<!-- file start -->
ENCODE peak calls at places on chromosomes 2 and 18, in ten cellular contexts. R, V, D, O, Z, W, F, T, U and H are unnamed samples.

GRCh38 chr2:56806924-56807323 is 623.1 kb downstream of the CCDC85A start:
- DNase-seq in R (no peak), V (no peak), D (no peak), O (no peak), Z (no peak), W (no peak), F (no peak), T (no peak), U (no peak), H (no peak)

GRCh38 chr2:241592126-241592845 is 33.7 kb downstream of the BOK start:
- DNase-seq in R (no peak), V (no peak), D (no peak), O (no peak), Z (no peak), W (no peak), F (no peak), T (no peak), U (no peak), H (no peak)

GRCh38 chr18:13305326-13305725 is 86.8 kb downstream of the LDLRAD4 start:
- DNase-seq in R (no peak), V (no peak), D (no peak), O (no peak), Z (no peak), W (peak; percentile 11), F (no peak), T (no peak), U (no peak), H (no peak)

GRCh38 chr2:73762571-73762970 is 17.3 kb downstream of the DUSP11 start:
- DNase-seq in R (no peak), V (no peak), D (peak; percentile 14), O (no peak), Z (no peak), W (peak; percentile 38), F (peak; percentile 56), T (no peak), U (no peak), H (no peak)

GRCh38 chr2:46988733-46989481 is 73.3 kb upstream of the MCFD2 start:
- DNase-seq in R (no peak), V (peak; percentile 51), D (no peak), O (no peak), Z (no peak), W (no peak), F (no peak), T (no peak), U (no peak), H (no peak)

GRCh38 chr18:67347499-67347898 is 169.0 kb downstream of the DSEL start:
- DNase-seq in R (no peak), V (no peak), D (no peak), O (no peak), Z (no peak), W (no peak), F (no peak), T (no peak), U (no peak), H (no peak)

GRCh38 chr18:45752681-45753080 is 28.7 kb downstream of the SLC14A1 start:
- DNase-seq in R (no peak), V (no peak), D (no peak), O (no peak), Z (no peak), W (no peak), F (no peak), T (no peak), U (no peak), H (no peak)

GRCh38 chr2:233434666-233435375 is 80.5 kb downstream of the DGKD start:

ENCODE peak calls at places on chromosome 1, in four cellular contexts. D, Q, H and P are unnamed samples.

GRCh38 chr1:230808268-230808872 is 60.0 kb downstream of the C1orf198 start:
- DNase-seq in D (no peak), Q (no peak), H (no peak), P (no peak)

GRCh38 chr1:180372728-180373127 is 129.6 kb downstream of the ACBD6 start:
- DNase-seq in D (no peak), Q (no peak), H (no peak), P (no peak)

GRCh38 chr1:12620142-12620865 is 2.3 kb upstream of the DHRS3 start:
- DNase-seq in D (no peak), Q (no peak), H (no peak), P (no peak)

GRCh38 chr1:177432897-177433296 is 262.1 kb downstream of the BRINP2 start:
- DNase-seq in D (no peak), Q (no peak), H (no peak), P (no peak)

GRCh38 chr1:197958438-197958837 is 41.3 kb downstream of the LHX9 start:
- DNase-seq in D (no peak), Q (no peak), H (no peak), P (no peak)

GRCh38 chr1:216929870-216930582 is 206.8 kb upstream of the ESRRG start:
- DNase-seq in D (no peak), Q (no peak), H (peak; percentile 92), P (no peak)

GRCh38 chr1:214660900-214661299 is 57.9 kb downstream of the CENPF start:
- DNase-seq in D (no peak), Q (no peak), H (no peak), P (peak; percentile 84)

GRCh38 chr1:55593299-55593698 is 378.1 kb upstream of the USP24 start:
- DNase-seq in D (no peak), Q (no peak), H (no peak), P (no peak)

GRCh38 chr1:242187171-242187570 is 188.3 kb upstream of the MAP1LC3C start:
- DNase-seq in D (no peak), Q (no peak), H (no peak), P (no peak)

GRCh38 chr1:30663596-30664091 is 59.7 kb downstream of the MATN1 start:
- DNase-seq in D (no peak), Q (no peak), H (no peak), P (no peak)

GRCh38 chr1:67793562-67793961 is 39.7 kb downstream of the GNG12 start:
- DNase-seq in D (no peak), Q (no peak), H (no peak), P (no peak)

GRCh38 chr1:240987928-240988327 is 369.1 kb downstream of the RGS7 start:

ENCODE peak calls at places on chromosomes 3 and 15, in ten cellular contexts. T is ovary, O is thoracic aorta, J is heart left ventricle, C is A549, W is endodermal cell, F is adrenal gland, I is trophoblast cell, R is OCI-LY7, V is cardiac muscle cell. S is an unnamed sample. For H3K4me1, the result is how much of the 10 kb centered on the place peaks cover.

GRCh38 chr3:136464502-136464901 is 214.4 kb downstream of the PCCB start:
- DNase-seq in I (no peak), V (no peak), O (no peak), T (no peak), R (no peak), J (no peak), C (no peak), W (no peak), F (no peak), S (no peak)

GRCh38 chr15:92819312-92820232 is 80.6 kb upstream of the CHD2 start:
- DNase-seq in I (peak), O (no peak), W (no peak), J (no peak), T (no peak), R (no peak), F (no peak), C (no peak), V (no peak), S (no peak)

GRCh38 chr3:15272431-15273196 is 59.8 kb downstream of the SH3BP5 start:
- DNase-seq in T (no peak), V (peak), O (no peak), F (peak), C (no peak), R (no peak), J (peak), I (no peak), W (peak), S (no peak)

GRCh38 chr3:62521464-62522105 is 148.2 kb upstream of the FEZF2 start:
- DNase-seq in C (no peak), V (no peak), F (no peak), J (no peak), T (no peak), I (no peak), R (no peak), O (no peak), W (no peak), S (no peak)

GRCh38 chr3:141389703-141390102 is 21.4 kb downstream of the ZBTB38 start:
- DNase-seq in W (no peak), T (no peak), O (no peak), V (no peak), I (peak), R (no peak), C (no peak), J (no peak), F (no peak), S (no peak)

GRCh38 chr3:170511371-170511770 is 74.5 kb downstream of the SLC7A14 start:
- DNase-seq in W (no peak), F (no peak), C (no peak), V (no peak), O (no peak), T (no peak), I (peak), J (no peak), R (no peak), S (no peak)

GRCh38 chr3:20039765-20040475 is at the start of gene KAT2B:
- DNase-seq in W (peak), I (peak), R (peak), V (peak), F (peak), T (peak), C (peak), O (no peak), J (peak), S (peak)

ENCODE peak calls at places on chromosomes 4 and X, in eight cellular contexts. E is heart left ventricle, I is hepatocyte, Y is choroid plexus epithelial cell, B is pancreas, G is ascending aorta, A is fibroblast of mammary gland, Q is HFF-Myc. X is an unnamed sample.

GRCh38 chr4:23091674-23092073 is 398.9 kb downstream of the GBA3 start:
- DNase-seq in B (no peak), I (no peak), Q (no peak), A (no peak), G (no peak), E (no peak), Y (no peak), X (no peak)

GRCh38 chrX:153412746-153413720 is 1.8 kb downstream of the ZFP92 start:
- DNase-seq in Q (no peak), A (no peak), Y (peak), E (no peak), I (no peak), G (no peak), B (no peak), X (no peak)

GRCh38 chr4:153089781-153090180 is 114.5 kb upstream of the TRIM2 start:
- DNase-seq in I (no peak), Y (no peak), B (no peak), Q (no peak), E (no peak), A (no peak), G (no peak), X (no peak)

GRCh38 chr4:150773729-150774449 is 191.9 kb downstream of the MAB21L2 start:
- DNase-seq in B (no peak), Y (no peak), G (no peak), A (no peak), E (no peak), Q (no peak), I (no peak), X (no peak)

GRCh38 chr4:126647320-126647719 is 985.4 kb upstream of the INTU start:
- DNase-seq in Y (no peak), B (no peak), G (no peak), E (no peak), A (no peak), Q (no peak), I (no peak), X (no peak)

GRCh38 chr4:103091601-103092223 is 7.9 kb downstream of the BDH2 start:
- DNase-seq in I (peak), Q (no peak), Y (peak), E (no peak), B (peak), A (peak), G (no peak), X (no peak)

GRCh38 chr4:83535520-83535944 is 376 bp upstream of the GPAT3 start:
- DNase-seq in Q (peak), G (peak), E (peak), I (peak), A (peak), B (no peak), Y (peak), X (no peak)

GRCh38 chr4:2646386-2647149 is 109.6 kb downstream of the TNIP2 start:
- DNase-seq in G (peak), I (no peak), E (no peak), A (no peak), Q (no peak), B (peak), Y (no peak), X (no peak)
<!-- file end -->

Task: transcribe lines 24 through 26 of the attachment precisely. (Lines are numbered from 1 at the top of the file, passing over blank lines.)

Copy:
GRCh38 chr1:177432897-177433296 is 262.1 kb downstream of the BRINP2 start:
- DNase-seq in D (no peak), Q (no peak), H (no peak), P (no peak)

GRCh38 chr1:197958438-197958837 is 41.3 kb downstream of the LHX9 start: